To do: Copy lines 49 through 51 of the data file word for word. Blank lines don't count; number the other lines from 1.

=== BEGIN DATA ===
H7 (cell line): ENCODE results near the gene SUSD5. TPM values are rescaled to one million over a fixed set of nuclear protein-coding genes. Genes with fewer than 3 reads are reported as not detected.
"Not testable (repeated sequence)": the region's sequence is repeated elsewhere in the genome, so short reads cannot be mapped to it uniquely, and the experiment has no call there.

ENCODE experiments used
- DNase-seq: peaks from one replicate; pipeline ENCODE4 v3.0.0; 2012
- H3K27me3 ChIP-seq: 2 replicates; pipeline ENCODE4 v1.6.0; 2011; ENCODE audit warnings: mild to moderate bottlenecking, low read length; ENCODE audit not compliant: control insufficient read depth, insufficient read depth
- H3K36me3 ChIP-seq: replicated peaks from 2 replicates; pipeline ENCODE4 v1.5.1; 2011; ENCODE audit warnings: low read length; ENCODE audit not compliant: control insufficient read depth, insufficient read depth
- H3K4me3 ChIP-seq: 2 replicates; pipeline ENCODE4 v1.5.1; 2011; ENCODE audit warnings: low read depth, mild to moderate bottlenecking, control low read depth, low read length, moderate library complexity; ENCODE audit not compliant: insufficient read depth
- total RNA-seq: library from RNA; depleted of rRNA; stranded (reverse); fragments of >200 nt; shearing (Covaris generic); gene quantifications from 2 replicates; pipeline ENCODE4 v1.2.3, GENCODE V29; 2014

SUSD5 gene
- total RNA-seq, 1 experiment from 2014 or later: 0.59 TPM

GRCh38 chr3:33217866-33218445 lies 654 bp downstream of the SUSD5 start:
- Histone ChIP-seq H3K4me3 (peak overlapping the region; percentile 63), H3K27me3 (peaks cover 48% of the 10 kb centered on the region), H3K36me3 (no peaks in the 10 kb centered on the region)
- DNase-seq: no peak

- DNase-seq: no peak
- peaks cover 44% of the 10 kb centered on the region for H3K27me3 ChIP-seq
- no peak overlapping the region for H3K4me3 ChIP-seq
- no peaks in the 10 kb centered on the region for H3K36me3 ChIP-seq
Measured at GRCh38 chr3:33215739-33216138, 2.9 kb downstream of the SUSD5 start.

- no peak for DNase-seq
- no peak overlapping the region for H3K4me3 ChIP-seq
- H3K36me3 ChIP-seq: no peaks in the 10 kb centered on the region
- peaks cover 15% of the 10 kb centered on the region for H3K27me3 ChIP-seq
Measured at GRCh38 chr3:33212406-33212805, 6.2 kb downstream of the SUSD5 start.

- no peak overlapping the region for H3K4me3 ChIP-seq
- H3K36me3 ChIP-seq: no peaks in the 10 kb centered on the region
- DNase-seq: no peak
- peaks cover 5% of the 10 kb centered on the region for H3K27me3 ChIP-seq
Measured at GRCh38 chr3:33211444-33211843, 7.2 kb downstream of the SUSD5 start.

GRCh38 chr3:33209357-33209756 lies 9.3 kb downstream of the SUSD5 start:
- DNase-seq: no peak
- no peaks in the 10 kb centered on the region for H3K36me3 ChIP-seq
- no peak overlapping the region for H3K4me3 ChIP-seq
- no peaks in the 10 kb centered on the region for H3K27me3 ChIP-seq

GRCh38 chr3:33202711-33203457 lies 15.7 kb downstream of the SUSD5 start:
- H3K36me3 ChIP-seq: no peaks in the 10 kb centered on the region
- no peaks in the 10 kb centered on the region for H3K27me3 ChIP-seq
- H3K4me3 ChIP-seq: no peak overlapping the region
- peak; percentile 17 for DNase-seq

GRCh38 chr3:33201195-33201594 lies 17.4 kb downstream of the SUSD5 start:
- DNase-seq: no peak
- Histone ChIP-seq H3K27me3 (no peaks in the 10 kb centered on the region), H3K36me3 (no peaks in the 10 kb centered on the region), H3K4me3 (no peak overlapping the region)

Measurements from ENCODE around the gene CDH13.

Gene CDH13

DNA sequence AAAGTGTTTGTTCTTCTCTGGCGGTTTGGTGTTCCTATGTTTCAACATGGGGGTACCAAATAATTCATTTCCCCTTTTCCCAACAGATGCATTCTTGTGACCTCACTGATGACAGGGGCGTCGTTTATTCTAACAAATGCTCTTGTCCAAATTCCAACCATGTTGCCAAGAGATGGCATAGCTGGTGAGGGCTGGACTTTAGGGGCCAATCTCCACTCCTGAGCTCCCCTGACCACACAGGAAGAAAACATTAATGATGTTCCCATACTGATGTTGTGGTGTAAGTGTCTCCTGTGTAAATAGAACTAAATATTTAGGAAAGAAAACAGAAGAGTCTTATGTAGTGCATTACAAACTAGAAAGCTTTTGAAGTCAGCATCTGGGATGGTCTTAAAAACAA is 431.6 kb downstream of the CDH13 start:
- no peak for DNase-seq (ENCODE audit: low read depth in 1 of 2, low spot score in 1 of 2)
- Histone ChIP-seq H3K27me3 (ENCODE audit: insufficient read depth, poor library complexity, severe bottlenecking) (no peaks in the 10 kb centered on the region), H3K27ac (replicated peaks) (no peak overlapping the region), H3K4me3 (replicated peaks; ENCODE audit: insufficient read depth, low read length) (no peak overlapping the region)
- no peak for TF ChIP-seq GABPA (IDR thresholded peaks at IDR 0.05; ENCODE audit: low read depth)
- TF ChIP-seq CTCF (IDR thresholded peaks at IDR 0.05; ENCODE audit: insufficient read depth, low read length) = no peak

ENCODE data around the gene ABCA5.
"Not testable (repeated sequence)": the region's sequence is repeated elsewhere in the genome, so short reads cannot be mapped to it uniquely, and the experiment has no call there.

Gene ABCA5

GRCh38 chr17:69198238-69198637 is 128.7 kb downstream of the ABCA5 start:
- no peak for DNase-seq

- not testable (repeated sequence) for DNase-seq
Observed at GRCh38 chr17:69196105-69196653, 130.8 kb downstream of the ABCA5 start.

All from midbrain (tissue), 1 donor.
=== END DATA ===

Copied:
ENCODE data around the gene ABCA5.
"Not testable (repeated sequence)": the region's sequence is repeated elsewhere in the genome, so short reads cannot be mapped to it uniquely, and the experiment has no call there.

Gene ABCA5